VANCOUVER (Reuters) - British Columbia said on Thursday that it had launched a probe into money laundering in its real estate market following widespread concerns that illegal activity may have helped inflate housing prices in Canada’s most expensive province.
The probe will be two-pronged, with the Ministry of Finance looking at systematic risks that make real estate and financial services vulnerable to money laundering, and the Ministry of the Attorney General investigating specific cases to understand how money launderers operate in the province.
The real estate probe follows a similar inquiry into casinos in the West Coast province, which found evidence of large-scale, transnational money laundering, notably in the Vancouver area, and raised concerns dirty money was filtering into housing.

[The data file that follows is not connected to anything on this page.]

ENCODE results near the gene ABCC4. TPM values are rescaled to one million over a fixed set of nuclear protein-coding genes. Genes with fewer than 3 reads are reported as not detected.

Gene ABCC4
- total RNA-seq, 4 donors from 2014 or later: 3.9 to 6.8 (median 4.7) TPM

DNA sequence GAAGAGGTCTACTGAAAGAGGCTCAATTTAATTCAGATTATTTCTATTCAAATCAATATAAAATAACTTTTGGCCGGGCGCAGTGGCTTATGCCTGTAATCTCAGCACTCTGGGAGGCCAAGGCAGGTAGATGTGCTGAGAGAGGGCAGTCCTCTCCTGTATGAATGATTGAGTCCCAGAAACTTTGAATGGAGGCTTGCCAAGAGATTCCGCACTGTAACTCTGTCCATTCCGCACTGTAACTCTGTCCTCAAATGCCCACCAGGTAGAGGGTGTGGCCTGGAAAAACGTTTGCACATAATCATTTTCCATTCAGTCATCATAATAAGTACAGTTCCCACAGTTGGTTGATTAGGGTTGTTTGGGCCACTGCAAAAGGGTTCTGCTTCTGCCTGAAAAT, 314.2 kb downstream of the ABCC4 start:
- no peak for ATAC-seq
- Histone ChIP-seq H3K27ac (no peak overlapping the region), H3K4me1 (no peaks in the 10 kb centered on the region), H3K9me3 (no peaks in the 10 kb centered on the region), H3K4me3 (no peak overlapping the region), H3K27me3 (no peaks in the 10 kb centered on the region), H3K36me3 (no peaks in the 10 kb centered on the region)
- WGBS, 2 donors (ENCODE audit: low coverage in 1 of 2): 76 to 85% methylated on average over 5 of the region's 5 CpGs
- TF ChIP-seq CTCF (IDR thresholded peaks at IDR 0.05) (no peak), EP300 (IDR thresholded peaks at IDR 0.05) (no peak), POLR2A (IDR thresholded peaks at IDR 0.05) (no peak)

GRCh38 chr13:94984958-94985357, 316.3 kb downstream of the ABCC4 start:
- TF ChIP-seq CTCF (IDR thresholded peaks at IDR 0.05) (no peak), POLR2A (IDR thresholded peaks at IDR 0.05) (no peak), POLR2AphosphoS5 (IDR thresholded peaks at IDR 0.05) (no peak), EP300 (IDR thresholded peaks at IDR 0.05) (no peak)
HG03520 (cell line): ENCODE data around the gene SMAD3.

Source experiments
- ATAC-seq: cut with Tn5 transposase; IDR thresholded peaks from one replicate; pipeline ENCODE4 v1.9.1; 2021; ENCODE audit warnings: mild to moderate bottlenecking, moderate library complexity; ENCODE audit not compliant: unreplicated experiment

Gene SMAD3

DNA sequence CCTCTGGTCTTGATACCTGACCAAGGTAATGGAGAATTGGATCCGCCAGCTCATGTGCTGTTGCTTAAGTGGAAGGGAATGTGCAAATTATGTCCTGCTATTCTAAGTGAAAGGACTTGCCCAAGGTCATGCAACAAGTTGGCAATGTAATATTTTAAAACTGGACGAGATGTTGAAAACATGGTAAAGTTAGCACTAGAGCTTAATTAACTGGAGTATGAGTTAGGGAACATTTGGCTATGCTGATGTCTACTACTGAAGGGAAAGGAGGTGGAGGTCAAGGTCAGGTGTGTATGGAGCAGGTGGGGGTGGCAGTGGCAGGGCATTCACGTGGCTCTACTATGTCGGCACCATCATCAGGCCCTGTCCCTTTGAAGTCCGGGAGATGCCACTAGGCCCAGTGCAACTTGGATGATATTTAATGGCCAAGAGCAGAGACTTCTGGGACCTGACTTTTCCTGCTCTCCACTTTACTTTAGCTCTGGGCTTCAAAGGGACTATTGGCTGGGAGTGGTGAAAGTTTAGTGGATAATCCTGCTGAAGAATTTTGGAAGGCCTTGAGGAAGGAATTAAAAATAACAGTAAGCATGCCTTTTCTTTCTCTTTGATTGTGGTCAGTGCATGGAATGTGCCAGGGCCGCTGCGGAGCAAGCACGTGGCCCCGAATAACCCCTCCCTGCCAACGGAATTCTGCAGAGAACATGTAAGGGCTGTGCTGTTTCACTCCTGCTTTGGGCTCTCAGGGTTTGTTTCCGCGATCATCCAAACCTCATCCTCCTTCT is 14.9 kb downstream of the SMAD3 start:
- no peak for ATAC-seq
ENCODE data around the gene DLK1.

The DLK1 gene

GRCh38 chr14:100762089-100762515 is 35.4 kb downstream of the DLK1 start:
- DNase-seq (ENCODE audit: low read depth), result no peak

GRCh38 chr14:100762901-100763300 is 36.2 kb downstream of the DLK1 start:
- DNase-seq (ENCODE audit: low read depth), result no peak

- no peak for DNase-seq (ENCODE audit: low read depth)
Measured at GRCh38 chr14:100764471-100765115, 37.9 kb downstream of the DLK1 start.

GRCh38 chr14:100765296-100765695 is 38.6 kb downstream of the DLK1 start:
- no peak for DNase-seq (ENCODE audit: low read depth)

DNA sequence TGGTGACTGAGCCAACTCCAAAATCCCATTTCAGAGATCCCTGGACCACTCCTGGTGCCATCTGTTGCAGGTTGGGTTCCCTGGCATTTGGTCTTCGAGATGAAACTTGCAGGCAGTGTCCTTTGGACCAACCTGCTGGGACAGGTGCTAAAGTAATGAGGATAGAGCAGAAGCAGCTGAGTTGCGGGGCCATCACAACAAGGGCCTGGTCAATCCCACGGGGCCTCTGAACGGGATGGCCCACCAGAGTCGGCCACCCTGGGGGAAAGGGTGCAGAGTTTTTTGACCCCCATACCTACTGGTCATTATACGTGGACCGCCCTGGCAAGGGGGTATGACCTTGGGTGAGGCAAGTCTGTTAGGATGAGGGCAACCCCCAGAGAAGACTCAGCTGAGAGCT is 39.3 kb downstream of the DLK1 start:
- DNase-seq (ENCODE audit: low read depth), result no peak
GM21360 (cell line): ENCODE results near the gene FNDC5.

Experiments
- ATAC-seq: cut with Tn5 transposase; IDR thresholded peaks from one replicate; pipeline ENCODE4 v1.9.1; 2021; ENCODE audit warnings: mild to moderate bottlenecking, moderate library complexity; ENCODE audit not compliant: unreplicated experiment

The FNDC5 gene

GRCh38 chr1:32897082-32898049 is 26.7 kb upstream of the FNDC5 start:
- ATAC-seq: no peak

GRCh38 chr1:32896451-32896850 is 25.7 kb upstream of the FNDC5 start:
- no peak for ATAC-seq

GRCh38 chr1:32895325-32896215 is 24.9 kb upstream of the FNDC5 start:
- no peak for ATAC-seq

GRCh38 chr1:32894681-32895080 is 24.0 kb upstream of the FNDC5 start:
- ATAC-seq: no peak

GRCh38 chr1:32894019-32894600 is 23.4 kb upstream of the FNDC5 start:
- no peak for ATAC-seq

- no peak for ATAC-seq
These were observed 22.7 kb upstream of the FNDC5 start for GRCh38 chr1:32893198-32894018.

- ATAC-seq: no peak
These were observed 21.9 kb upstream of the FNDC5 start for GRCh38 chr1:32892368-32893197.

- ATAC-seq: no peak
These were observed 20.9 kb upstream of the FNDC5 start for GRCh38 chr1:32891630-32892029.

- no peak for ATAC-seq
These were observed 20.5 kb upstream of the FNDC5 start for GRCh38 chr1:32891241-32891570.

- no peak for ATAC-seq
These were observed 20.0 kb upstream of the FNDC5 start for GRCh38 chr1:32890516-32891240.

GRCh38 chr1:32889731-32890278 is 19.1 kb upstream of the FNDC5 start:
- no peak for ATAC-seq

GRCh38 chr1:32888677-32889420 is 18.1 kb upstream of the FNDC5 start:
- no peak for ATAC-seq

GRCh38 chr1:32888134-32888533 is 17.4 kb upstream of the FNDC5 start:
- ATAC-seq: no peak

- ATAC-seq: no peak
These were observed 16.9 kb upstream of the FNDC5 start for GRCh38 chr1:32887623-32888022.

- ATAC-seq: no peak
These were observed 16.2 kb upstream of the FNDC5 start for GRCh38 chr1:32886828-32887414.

Finance Minister Carole James said in a statement that the probe was necessary due to loose regulation that had led to “rampant speculation and out-of-control prices” in real estate.
“Our overheated housing market can attract criminals and people wanting to abuse the system,” she said. “When these people exploit loopholes, they drive up housing prices and help organized crime and drug dealers.”
The average home in the Vancouver area now costs C$1.1 million ($843,688), having jumped 76.7 percent over five years from C$612,900 in August 2013, according to data from the Real Estate Board of Greater Vancouver.
Housing prices have softened slightly in recent months on new taxes and rules introduced by the ruling New Democrats as part of their wide-ranging plan to boost affordability in Canada’s westernmost province.
Final reports on the two avenues of inquiry are due to government by March 2019.
Reporting by Julie Gordon in Vancouver
Our Standards: The Thomson Reuters Trust Principles.